planned operations, and, of course, a carefully planned group
of operations is essentially a mechanical structure.
The New Engine is also in part a logical structure, that
is to say, a closely reasoned body of mathematical and con-
ceptual theory.
These two structures do indeed constitute a new engine,
and the teaching of the physical sciences is the building of
this engine: (a) By developing the logical structure of the
sciences in the mind of the young man, (b) by training in
the use of instruments and in performance of ordered opera-
tions, and (c) by exercises in the application of these things
to the phenomena of physics and chemistry at every step and
all the time with every possible variation.
That certainly is an exacting program, and the only al-
ternative is to place the student under the instruction of
Jules Verne where nothing is to be done. There the student
need not be troubled by exactions, but he can follow his teach-
er pleasantly on a care-free trip to the moon, or with easy
improvidence embark on a voyage of twenty thousand leagues
under the sea!
"Superiority to fate
Is difficult to learn,
'Tis not conferred by any,
But possible to earn
A pittance at a time,
Until, to her surprise,
The soul, with strict economy,
Subsists till paradise."


The most distressing idolatry the world has ever known
is the modern popular science-worship which pays no tithes
and takes no pains. It is our Great Religion. Its catechism
is science teaching which abhors exactions; its litany is the
semi-serious wail of regret of the easier college graduate
that a silver-spoon smartness was not transmuted by a pleas-
ant college course into what he conceives the talent of its
priesthood to be; and its creed is the belief of every would-be
parasite who thinks exaltingly that science is the building
of steamships to carry him where he has no need to go, of
railways to bring him things he could better do without, and
of airplanes to carry quickly his letters which would not
lose in meaning if their time of transit were to take a thous-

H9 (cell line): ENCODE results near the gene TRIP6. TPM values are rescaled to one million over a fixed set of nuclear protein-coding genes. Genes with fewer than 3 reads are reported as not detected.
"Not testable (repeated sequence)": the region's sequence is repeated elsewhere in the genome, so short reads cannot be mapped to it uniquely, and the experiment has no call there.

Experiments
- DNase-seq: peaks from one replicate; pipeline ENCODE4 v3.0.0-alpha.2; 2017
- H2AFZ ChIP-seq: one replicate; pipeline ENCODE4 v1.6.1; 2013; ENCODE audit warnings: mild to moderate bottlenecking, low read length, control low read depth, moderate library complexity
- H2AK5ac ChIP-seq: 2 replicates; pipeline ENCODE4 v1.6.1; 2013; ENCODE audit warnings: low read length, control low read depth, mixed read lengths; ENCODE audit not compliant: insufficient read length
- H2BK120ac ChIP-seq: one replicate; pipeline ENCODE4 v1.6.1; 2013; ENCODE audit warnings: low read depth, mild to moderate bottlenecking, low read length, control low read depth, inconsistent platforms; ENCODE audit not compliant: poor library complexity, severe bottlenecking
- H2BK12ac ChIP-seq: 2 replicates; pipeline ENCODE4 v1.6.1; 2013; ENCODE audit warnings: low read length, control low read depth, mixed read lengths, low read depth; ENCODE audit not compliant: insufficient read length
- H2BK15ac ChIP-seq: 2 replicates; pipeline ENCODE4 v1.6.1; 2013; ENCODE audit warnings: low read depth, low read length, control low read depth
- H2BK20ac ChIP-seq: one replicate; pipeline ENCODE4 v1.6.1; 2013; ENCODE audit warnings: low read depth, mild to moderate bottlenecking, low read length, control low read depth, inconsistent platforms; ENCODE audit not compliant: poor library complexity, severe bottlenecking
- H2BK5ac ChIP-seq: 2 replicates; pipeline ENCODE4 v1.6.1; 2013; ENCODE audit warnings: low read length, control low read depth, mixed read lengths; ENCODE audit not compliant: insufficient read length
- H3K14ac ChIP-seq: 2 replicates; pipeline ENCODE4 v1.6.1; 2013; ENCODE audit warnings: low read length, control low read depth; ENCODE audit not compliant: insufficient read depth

and years. Most people think of science in terms of results,
chiefly, indeed, of results which facilitate joy-riding of all
kinds, including easy orgies of near thinking. And these are
the Beatitudes! Blessed is the joy-rider, for he will never
run amuck! Let us thank the Lord for joy-riding, for, in
view of such bliss we need never count on such things as
literature and art as safeguards against reversion to sav-
No! Science is Finding Out and Learning How. Its
greatest gift to those of us who live inside of its frontiers
is an understanding of the things which surround us and of
the things we have to do, and its price is pains.
Science is finding out and learning how, but its results
have fascinated the crowd, who, neither paying nor achiev-
ing, adopt a scale of material values for everything in life
with a consequent neglect of human quality and a denial of
human value in everything. We have a wisdom of easy
plausibilities, a religion of mechanical beatitudes, a theology
of universal indulgences, a jurisprudence which will hang no
rogues. All of which means that we cannot discern worth
or unworth in anything, and least of all in men; whereas
nature and heaven command us, at our peril, to distinguish
worth from unworth in everything and most of all in men.
Our real problem now, as always, is "Who is best man ?"
and the fates forgive much-forgive the wildest, fiercest and
cruelest experiments, if fairly made in the settling of that
question. Theft and blood-guiltiness are not pleasing to the
gods, and yet the favoring powers of the material and spirit-


ual worlds will confirm to you your stolen goods and the
noblest of voices will applaud the wielding of your sword
if only your robbing and slaying are done in fair arbitrament
of the question "Who is best man?" But if we refuse
such inquiry we come at last to face the same question wrong
side upwards, and our robbing and slaying must then be done
to find out "Who is worst man?" which, in our wide order
of inverted merit, is a difficult question, and its decision is
a Denial:
"Ich bin der Geist der stets verneint, und das mit Recht,
denn alles was entsteht ist werth das es zu Grunde geht."